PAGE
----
Set me as a seal upon your heart, as a seal upon your arm: for love is strong as death…
On Saturday we went to a beautiful service for my friend Peter. Residents who had been mentored by him painted Beta Bridge in his honor.
At the reception we saw a couple who had been our very first friends in Charlottesville. We hadn’t seen them in ages. Almost twenty years ago now, I attended a UVA Women’s Club event for newcomers. I was desperate to make friends, but there was only one person there who looked even remotely close to my age. I assumed that her mother had brought her along. I struck up a conversation with Emily and was delighted to discover that we were about the same age and had both just moved to Charlottesville. We had both recently gotten married and were trying to finish up our dissertations while our husbands were just beginning their academic careers. Overcoming my natural reticence, I told her that I was not going to leave without her phone number.
For many years we got together on a regular basis, but the last time we were really in touch was right after the birth of their third child. The baby had come so fast, they didn’t even have time to make it to the hospital. The baby was born at home with Peter giving instructions to Emily’s husband over the phone. At church the next Sunday, Peter and I chuckled over his easiest delivery ever. That was years ago, and now we were meeting again at Peter’s funeral. In his honor, we made a commitment there and then to rekindle our friendship. Just as I had resolved not to leave without Emily’s phone number all those many years ago, we resolved not to leave the church without putting a date on our calendars to get together.
On Sunday we were sad to learn that yet another friend and fellow church member had died that day. My daughter and I talked about other friends we had lost touch with and decided that it was high time to check in with Dr. B. I asked my daughter to write a note to herself to remind her dad about this. The girl does not mess around:
Dr. Bradley was our neighbor at the first house we lived in when we moved to Charlottesville. He had been a Colonel and an army doctor – a true officer and a gentleman. My English husband once said Dr. B epitomized all the things he loved most about America: he was generous, wide-eyed with wonder, curious, eager to learn, and open-hearted. Before we had even moved in, he put up bluebird houses for us and had planted tomato plants for us to enjoy. He would come back from trips to local orchards with bags brimming with apples and peaches to share with us. At Christmas, he would bring over a plate of the cookies he made using his late wife’s recipes. As a retiree, he was able to audit UVA classes and he would often take advantage of this benefit by sitting in on my husband’s classes on political theory.
We learned far more from him, though. After living in New York City for many years, my husband and I were faced with an acre of lawn and more leaves than we had ever seen in our lives. We kept putting off the Sisyphean task until finally one weekend we decided to face the music. We began to laboriously rake massive piles of leaves toward the woods. Our arms and backs were stiff, but we had only managed to move the leaves a few feet. Dr. Bradley strolled into our yard carrying a leaf blower and a tarp. He helped blow our leaves into piles and showed us a far easier method of moving the piles by loading them onto the tarp and dragging them to the woods. We were so grateful for his help, but deeply embarrassed to take it at the same time. We kept trying to hint that he had done enough for us, but he cheerfully continued to work alongside us until it became too dark to see.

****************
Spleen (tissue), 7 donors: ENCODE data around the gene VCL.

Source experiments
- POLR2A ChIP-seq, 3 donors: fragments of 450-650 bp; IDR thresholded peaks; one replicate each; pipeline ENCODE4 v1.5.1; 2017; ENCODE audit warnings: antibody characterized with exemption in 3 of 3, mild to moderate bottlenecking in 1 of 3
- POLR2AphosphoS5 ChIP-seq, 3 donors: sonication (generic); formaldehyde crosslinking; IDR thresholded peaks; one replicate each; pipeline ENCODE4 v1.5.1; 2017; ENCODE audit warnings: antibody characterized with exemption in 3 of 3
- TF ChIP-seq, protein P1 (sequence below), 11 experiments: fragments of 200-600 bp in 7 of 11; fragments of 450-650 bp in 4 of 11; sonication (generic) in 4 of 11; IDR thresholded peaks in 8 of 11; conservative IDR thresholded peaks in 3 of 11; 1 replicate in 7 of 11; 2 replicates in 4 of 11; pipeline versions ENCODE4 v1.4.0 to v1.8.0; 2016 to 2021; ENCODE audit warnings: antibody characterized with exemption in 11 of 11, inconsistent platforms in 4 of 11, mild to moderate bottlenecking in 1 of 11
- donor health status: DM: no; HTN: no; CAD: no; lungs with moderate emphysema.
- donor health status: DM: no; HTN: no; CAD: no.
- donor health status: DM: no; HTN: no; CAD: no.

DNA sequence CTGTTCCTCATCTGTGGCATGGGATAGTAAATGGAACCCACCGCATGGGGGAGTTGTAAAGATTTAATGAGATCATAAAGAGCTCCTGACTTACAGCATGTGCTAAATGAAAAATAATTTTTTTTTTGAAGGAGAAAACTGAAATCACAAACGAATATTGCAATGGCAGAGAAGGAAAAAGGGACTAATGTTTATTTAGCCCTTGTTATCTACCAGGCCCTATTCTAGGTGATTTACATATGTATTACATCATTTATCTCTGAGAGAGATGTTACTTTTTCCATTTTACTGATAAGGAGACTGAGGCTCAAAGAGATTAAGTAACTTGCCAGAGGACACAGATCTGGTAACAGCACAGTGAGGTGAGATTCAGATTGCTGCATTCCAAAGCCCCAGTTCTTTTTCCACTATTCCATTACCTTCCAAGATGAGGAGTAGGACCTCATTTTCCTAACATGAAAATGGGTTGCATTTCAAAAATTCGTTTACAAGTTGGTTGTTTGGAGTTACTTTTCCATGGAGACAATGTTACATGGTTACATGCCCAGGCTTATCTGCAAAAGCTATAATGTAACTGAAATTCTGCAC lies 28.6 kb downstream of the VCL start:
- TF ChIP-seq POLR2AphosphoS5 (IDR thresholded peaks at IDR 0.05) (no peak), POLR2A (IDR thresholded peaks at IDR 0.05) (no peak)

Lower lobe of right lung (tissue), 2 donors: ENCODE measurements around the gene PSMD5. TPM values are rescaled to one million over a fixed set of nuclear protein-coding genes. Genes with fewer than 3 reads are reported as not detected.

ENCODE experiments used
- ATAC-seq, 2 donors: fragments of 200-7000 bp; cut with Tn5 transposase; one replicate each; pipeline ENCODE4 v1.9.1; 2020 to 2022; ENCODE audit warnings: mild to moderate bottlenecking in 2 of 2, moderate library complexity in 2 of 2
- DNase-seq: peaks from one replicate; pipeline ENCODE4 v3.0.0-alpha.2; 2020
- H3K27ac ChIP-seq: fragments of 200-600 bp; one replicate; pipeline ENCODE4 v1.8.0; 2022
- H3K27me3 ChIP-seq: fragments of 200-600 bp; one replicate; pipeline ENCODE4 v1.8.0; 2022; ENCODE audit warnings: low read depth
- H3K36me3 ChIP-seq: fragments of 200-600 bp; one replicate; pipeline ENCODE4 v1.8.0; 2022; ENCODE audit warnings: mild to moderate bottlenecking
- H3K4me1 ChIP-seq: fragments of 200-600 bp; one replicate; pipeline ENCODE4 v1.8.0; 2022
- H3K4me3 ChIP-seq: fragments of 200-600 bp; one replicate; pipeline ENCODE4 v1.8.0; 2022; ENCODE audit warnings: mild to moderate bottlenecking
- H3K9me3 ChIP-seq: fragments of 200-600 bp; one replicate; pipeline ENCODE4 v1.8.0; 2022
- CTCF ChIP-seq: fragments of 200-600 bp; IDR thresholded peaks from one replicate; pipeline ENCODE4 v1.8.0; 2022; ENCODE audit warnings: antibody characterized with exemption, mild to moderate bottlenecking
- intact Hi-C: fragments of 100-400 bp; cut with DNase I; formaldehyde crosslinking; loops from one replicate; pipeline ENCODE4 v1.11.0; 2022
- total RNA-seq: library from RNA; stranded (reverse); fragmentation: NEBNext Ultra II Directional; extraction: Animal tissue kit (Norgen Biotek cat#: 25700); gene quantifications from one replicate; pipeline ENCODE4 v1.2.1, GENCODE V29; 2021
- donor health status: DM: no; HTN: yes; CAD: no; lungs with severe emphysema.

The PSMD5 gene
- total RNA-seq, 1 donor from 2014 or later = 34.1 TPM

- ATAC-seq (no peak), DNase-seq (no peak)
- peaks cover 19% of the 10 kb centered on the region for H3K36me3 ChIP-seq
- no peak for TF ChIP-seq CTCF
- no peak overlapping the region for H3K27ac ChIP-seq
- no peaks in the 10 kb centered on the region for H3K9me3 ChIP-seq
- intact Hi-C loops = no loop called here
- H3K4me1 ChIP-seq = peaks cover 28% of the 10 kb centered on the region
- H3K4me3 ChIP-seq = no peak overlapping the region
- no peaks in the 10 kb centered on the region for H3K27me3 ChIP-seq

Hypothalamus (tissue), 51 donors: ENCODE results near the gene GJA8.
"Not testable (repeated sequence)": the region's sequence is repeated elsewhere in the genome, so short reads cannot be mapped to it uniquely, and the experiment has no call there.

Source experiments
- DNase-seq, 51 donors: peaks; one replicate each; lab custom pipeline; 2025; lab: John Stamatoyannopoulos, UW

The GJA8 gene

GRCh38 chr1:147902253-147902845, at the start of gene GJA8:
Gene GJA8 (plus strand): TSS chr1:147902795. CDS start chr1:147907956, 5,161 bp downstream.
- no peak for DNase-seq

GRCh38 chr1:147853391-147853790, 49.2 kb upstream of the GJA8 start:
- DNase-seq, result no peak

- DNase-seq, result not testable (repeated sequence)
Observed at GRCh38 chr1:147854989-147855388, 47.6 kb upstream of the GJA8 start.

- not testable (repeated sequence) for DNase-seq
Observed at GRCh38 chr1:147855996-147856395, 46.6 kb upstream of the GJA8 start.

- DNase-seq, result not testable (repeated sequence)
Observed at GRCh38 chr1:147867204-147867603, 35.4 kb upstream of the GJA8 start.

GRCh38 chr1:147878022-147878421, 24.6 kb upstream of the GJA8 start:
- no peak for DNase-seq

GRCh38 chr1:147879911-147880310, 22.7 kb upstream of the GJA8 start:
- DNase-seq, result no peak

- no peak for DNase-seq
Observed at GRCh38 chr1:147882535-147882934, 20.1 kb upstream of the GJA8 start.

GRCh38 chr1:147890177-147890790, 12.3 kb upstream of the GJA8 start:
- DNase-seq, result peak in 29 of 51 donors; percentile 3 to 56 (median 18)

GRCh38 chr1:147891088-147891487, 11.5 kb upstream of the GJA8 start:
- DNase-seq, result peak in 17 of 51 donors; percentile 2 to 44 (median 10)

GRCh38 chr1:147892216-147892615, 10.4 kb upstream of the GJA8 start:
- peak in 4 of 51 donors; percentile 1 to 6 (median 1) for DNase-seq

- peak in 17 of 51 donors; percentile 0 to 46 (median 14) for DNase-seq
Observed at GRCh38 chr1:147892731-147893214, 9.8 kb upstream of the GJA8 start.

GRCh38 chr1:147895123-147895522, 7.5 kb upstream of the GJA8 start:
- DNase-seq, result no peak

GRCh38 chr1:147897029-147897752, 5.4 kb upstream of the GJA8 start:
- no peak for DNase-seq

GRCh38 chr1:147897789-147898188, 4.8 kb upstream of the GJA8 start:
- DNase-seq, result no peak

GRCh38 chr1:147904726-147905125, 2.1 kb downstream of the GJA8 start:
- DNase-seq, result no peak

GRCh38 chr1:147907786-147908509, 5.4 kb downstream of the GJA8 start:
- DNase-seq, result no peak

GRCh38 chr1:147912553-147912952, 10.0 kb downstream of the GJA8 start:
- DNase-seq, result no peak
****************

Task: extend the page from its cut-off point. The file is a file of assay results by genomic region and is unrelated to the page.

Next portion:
“What time shall we start tomorrow?” he asked. We demurred, but he insisted that he loved using his leaf blower and that it was fun for him to spend hours and hours helping us clear our yard.
“Well,” I responded, almost believing him, “We’re going to church tomorrow, but we should be back by 12:30.”
“OK!” he said, “I’ll be back then!”
The next morning we woke up stiff and sore and decided that we would sleep in rather than go to church.
We were still lolling around in our pajamas at around 11 am, when to our horror we heard Dr. B’s leaf blower roaring into action. We couldn’t possibly let our elderly neighbor take care of our lawn, but if we went outside, it would be obvious we were goofing off rather than going to church as I had proclaimed we would be doing. Of course, we threw on our clothes and slunk out of the house to help Dr. B help us with our leaves.
One Halloween, I made a special point of visiting Dr. B’s house with my sons in tow. They were dressed up in Scottish kilts and I knew he would appreciate this as he had just been to Scotland on a tour:
We found him sitting in a dark living room, reading a letter by the dim light of a floor lamp. It was from his grandson, who was serving in Iraq. Dr. B wanted to read out loud to us from the letter, so we sat and listened. Just a few weeks later his beloved 20 year old grandson was killed in action.
We moved away from our first neighborhood and then two more times after that. Dr. B moved too. We tried to keep in touch with him, and visited him a few times in his nursing home. He always had things set aside for the kids…
The last time we visited Dr. B, we brought him some peaches we had just picked at the orchard. He wasn’t at home, so we left them for him at the desk. We never heard back from him.
It was time to reconnect, so I looked Dr. B up today. I guess I shouldn’t have been surprised to discover that he died almost a year ago, on January 19th. He was 93. I wish we had kept in better touch. I wish we had had the chance to say thank you and goodbye. Dr. Bradley’s name, and the names of all the friends and family we have lost, are written not only on our arms, but on our hearts.